The darling buds of spring

4. Video and Film

I spent a lot of time over the last week editing video for an event that I filmed recently. It will probably be released some time in late May or June, but I loved how it turned out. (More on that later.)

Lastly, I present to you a side-by-side comparison of my partner and a red panda. Of course, one does not need to look like a particular animal for it to be one’s spirit animal, but in this case, why the heck not?

Thanks for stopping by!

Roqué’s Sunday Book Review: Catching the Big Fish by David Lynch

July 4, 2021

Creativity / Reading Books / Roque Recommends

Director and auteur David Lynch is known for his iconic films and television shows such as Mulholland Drive and Twin Peaks. Imagine my surprise when a wonderful friend of mine gifted me with a book written by him. Catching the Big Fish is a collection of thoughts and extended musings about Lynch’s personal philosophies that guide his life. The book’s subtitle “Meditation, Consciousness, and Creativity” pretty much sums up the cornerstones of these writings, but the picture he lays out is much broader.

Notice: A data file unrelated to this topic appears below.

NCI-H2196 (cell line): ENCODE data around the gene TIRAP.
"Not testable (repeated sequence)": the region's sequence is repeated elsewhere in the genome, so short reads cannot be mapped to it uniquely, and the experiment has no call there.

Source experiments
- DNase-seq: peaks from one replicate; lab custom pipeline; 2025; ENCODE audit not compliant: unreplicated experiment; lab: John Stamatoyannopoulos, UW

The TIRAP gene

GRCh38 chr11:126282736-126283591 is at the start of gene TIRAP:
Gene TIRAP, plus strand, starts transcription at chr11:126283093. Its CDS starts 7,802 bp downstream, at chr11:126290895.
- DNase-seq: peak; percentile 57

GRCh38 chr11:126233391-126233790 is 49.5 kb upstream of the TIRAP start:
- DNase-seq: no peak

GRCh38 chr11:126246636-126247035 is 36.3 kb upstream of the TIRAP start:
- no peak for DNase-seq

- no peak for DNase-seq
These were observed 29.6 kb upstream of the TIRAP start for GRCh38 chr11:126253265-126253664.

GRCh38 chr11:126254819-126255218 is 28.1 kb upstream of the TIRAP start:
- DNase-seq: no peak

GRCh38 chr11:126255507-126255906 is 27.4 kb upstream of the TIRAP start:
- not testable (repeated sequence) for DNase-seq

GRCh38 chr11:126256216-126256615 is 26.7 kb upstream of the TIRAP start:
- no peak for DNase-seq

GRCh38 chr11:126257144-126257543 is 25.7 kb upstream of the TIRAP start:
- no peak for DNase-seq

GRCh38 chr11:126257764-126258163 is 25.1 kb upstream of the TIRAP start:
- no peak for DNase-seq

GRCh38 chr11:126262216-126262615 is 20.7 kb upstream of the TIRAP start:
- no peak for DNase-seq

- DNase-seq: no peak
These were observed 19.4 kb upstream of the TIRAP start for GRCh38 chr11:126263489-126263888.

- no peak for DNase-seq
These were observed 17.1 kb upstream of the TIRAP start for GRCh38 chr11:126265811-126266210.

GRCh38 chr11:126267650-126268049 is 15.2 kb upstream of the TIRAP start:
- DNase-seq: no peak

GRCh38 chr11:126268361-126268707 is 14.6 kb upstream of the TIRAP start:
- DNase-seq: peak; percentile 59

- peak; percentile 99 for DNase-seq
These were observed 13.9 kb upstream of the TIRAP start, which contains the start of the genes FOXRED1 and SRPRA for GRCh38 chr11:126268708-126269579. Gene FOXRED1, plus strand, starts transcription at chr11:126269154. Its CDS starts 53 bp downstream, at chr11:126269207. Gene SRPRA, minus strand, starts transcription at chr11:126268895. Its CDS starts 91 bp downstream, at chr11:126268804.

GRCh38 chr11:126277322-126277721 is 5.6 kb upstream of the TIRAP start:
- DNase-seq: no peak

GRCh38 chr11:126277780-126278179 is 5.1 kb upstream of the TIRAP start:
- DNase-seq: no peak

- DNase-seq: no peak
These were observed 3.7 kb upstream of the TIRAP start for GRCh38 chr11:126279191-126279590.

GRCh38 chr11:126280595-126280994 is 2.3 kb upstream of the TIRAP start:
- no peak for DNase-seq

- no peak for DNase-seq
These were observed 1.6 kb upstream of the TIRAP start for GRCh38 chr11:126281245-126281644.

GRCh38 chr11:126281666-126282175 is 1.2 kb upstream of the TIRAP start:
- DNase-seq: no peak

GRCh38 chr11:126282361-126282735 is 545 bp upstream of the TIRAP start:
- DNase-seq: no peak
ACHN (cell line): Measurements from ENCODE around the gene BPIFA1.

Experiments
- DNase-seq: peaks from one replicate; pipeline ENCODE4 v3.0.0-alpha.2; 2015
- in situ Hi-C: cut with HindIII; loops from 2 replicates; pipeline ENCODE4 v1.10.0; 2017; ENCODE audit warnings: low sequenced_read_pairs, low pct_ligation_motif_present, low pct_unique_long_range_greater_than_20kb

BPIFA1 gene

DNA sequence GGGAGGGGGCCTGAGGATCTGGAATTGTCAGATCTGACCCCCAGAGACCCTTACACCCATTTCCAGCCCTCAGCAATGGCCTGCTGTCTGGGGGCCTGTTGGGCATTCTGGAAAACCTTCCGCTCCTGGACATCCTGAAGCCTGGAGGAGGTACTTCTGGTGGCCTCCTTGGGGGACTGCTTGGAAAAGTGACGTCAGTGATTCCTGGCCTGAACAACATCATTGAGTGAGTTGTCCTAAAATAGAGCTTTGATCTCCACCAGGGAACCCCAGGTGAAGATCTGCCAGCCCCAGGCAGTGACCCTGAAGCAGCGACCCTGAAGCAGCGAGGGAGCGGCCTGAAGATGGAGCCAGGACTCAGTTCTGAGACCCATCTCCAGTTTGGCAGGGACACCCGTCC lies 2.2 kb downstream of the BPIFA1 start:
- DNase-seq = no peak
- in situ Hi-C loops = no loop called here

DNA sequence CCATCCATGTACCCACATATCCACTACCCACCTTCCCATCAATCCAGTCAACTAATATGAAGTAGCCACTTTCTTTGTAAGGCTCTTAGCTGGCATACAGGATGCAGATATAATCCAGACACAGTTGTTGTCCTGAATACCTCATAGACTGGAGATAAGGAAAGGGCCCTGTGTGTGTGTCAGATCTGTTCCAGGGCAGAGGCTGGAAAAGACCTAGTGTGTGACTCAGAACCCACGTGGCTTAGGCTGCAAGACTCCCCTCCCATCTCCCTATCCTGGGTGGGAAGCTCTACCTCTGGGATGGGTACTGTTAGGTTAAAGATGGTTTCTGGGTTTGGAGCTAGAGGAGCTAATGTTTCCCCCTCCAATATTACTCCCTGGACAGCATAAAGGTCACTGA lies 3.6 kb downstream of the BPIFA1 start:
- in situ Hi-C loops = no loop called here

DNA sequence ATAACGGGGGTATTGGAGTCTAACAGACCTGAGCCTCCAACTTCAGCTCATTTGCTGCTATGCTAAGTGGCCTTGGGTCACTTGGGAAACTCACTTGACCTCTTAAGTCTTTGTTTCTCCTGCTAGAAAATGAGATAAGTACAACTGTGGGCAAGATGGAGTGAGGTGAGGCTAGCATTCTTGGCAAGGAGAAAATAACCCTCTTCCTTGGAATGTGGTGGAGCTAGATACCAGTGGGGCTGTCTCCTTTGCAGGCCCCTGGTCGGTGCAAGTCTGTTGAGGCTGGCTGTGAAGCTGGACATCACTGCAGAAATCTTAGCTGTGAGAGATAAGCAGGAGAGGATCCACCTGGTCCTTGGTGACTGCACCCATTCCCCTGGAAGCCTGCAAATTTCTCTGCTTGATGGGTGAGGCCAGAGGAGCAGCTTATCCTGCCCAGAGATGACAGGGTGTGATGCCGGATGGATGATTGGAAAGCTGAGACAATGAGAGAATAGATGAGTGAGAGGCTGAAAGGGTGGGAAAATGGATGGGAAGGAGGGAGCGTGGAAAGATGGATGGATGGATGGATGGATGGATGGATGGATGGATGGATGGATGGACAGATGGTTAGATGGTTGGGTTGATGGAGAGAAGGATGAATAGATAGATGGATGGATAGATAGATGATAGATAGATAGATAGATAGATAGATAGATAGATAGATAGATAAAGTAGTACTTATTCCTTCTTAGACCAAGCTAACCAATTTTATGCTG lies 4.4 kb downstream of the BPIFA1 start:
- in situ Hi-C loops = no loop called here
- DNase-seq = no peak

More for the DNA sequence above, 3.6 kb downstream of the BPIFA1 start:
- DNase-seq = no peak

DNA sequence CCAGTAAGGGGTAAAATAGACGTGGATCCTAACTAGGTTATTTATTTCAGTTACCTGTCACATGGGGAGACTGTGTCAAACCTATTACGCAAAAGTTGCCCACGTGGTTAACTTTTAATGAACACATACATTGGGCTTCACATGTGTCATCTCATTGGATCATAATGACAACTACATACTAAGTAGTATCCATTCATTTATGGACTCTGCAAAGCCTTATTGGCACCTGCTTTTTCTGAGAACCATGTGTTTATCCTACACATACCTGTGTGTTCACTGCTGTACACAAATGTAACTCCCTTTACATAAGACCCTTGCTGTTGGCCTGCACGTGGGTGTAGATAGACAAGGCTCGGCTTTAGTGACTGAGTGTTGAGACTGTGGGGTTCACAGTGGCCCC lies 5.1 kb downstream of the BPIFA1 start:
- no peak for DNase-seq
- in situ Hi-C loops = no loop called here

Broken up into small one to two-page sections, the book maps out a primer on how to live a life that includes an expansive awareness of self and the world and an attunement toward persistent ideation. Lynch wants his readers to think about how meditation can be a gateway into a landscape of creative ideas, and he makes a compelling, albeit gently conveyed, case for this. He does so by using his own life as an example from his early days as a painter in the fine arts and through experiences developing ideas for films like Eraserhead, The Elephant Man, and others. 

For filmmakers like myself, gaining insight into his creative life is one of the best parts of this book. His body of work stands tall among the best in the business.  For everyone else looking to nurture a contemplative life rich with artistic fulfillment, Lynch offers plenty to ponder.

Here are the polka dot pros: